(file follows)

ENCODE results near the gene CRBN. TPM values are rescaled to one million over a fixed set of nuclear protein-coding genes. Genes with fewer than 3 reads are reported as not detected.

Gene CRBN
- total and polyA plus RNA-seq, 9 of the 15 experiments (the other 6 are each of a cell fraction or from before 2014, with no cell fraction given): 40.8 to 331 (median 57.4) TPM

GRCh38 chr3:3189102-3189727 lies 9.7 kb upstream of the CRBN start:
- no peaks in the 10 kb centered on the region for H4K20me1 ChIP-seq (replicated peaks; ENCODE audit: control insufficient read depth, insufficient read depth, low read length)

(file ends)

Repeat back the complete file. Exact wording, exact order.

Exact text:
ENCODE results near the gene CRBN. TPM values are rescaled to one million over a fixed set of nuclear protein-coding genes. Genes with fewer than 3 reads are reported as not detected.

Gene CRBN
- total and polyA plus RNA-seq, 9 of the 15 experiments (the other 6 are each of a cell fraction or from before 2014, with no cell fraction given): 40.8 to 331 (median 57.4) TPM

GRCh38 chr3:3189102-3189727 lies 9.7 kb upstream of the CRBN start:
- no peaks in the 10 kb centered on the region for H4K20me1 ChIP-seq (replicated peaks; ENCODE audit: control insufficient read depth, insufficient read depth, low read length)